Up until I stumbled across HabitRPG, I was using Evernote to create my daily to-do lists. Evernote has a cool little checklist feature where you can check off items when you complete them. But that’s it. No rewards for completing items on your list. No way to categorize items according to certain days. Enter HabitRPG. In HabitRPG, you can elegantly organize your schedule according to three different columns: habits, dailies, and to-dos.
With to-dos, you can enter the due date which will show up in red as you near the deadline. Your dailies are tasks that you complete every week or every day. So for example, I could put down “one hour of writing.” I can even customize that task if I want it to only show up on five or six days a week. The habits column is for whatever bad habits you are trying to avoid or for the good habits you are trying to do subconsciously every day.
Here’s the incredibly cool thing about HabitRPG. Aside from being such an efficient to-do list app, it has the added feature of being a game. When you sign up, you are given a little character that you can customize. As you complete your dailies and to-dos, you earn gold that you can use to buy weapons and armor for your character along with other rewards. You can even invite your friends to join HabitRPG with you, quest together, and keep each other accountable to complete tasks. If you miss completing your tasks, you will lose health.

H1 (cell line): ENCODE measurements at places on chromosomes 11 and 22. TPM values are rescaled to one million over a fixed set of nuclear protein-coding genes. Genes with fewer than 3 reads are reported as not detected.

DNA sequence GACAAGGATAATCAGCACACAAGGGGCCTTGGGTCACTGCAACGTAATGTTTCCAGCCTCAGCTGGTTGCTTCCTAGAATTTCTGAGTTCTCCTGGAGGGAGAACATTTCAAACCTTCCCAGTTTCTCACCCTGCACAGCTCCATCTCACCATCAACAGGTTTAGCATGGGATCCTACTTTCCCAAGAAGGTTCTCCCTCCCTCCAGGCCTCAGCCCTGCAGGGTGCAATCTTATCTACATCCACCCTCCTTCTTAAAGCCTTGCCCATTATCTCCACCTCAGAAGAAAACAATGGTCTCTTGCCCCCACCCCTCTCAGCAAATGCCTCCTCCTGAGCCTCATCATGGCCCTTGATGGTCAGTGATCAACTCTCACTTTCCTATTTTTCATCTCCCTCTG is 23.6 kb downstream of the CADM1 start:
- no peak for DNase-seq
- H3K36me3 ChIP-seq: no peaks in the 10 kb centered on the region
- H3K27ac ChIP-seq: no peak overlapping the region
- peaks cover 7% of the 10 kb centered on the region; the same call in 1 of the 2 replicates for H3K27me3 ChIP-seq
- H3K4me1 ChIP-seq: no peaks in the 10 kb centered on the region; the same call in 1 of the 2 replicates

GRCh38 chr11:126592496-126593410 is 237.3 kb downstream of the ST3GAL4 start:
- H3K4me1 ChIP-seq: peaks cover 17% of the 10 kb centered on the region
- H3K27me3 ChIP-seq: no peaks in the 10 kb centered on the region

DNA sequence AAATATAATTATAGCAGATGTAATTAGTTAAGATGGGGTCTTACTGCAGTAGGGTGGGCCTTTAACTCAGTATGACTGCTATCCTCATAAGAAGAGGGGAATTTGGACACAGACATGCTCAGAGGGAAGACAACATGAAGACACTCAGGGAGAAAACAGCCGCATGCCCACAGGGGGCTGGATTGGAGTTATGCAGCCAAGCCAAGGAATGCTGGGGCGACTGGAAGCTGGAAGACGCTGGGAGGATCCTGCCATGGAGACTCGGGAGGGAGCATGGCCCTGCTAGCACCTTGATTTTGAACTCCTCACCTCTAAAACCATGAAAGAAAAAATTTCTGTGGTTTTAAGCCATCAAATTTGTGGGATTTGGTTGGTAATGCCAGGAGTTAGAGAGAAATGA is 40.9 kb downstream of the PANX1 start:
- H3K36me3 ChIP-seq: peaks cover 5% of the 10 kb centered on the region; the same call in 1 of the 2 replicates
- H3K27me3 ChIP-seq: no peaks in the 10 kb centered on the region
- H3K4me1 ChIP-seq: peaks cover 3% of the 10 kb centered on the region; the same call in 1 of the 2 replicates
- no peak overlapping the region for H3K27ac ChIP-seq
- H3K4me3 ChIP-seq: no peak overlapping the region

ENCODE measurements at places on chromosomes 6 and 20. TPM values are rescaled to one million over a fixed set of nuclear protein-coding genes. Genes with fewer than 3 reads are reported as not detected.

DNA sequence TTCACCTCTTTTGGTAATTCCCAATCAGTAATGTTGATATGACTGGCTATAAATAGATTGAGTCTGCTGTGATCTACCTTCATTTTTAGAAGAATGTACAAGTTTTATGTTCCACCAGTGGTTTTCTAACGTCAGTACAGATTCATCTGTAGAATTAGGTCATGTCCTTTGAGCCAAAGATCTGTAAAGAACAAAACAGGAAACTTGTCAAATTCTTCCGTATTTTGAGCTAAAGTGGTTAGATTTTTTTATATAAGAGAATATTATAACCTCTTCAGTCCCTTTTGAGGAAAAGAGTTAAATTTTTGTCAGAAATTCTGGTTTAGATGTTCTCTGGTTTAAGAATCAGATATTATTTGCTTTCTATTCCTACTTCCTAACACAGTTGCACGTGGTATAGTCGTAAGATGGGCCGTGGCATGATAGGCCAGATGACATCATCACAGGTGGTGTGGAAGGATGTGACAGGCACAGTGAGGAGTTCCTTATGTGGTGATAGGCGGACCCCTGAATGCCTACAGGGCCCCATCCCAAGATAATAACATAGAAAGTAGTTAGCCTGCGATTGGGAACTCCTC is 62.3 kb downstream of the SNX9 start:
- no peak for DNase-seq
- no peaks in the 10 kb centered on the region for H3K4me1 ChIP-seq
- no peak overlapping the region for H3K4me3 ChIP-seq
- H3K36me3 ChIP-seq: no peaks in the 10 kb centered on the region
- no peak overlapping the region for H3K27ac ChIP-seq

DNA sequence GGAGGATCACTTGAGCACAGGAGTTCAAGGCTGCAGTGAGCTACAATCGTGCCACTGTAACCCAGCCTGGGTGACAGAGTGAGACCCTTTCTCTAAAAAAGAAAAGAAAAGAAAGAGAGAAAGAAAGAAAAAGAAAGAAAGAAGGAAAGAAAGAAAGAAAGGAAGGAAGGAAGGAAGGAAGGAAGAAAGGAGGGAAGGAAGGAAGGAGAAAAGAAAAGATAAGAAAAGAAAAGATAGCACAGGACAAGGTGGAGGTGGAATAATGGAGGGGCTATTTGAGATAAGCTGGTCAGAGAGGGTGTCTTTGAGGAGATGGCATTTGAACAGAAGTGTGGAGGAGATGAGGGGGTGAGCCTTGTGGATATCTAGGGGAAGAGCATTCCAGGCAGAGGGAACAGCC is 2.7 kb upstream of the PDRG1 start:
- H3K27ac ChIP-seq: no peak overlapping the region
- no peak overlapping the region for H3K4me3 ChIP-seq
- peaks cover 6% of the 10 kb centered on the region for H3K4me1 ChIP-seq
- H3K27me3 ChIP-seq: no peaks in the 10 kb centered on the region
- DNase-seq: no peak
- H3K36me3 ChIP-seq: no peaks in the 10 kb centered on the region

For those of us who struggle with procrastination, HabitRPG is a great way to gameify your mundane to-do lists, turning them into something fun and giving you a little extra motivation to follow through on your goals. Check it out here.
TheBrain is a wonderful app to use when you are working on a research paper, brainstorming for a creative project, or just organizing a wide range of information in your daily life. A mind mapping and personal knowledge base software, TheBrain is designed to help you organize information the way you think. The website explains, “There’s a lot of connections in your head, but unfortunately sometimes they don’t last. With TheBrain, your digital Brain captures all that intelligence for playback just when you need it.”
TheBrain is hard to describe in words so watch the short video below to see what it looks like in action:
TheBrain is available for Windows, Mac, and Linux, as well as IOS and Android devices. Get it here.
5. Google Docs
I usually use Microsoft Word for my writing projects but Google Docs is a must for collaborative writing and for storing documents online in order to access them later from any computer.
With Microsoft Word, you always have to make sure you hit save in order to back up your documents. Sometimes if Word crashes, it will store a backup copy of the document but it may not be the last version you were working on. With Google Docs, however, documents are backed up in Google Drive so there is no fear of losing the first draft of your college thesis. You can also enable offline editing so you can work right in your browser without an Internet connection.
What I really love about Google Docs is the ability to share a document with others so you can all work on the same document and see everyone’s contributions at the same time. I’ve used Google Docs with study groups to create a study guide that everyone can edit and add to in real time. I’ve also used it with group projects and have also found it very helpful when helping someone edit his or her work. They can see me making comments as I type them.
Do you use any of the tools on this list? Are there any you would add? Leave a comment below and be sure to share the post with a friend who is also looking to supercharge his or her productivity!